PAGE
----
Shang got an internship at the National Center for Youth Law and focused more on children’s rights. At the time, she said, job prospects for law graduates weren’t great, so she took time off, trained as a CASA – or special advocate appointed by the court, which represents the interests of abused or neglected children in legal proceedings – and worked for an attorney in Arlington. She then served as an attorney at the American Bar Association’s Juvenile Justice Center, focusing on the representation of children in juvenile proceedings.

She also married law school alumnus David Harrington, also a Double Hoo, now in the US Department of Justice. “We were both working and started having kids,” Shang said. She left her job at the ABA to raise their children full time. The couple have three children.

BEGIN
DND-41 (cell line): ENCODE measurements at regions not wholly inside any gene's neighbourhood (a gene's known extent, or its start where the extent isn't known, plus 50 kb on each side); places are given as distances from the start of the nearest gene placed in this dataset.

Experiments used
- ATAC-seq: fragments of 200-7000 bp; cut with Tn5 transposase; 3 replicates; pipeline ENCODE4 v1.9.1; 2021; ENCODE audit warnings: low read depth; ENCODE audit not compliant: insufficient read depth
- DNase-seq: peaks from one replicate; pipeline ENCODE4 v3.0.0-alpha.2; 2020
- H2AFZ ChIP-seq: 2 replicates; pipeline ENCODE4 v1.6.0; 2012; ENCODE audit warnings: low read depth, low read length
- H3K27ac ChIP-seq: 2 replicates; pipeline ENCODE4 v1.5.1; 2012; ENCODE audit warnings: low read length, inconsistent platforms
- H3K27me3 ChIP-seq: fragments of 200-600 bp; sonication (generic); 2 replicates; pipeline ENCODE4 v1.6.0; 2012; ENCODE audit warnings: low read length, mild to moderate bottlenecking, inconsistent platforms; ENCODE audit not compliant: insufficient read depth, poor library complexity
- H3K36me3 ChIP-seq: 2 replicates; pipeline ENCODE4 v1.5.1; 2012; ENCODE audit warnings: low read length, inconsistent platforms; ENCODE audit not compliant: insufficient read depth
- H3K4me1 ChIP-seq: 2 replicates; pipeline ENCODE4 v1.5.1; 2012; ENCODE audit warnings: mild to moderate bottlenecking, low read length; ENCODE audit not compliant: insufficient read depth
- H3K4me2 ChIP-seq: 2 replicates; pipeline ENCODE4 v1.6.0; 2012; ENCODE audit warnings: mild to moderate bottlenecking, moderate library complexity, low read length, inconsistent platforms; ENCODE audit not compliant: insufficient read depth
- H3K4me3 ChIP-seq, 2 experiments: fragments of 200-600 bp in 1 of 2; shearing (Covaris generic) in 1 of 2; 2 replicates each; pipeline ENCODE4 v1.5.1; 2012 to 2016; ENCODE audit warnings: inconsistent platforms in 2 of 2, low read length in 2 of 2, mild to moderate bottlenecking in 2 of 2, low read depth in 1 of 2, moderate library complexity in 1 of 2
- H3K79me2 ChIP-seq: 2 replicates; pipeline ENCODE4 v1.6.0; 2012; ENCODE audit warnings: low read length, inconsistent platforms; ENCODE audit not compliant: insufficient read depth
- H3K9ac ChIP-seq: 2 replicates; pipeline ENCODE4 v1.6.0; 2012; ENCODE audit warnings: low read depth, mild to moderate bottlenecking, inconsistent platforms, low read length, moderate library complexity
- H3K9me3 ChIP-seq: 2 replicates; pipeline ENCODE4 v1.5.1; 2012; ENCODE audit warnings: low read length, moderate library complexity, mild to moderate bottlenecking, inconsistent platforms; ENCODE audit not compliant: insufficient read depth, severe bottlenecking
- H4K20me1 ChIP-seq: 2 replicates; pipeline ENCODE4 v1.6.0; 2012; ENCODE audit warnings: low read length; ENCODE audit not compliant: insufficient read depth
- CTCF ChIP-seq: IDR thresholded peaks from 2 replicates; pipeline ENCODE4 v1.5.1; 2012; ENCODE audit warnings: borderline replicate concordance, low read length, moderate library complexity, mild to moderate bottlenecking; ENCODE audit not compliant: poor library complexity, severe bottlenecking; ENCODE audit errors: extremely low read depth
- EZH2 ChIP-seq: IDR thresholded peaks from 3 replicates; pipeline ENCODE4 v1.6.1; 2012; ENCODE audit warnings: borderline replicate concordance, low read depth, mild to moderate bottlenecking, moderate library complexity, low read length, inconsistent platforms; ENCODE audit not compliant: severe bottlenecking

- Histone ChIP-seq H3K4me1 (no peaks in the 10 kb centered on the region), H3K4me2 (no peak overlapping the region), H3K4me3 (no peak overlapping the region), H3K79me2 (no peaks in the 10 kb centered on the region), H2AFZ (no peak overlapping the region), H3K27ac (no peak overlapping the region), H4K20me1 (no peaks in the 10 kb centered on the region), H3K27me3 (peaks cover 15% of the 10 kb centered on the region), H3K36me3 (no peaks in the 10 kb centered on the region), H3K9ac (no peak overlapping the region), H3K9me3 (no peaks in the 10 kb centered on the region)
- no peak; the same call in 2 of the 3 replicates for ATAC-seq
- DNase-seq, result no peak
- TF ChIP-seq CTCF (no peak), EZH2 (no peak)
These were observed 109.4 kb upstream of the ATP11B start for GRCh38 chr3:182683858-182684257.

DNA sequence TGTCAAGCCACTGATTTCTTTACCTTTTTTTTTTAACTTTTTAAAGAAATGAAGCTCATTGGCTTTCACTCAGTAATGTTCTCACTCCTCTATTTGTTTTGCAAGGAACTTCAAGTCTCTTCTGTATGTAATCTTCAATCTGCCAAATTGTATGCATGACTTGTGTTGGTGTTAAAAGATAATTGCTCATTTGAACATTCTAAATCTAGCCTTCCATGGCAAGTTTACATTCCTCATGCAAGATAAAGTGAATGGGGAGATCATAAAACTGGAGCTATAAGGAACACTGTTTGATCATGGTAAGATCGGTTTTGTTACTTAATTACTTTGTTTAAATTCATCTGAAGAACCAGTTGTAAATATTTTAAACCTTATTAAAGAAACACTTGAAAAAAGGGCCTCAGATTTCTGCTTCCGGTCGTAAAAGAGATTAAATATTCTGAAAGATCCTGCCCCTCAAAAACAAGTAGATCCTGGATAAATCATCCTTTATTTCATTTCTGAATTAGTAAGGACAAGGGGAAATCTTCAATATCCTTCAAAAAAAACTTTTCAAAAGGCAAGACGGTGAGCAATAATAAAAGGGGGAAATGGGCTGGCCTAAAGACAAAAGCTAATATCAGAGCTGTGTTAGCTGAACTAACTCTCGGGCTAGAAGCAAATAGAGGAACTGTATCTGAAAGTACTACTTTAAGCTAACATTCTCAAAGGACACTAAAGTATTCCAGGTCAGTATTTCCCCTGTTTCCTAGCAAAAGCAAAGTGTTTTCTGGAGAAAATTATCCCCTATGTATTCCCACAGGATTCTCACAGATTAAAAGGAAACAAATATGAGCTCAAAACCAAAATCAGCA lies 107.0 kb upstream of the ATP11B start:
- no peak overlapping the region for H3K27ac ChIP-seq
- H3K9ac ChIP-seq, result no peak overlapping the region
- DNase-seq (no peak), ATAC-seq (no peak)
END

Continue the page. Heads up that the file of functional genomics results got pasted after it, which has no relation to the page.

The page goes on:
When she was invited to her 20th high school reunion, she wondered, “What haven’t I done that I always wanted to do?” And the answer was, “Write a children’s book.” She took a course from 2006, started writing, and won a new author scholarship based on the first 50 pages of “The Great Wall of Lucy Wu.”

“It gave me a lot of confidence,” she said. “It took me a year to write the first 50 pages and six months to write the next 100.”

While continuing to write, Shang returned to her legal roots in 2016, working part-time at the Pretrial Justice Institute in Baltimore as a research and communications associate. As part of her work there, Shang worked on racial equity in state systems.

“I would say my work at PJI allowed me to write the stories that I write now,” she said. “Talking about race and racism in a thoughtful way has become an important goal in the world of children’s literature. I am grateful to have jobs that enrich each other.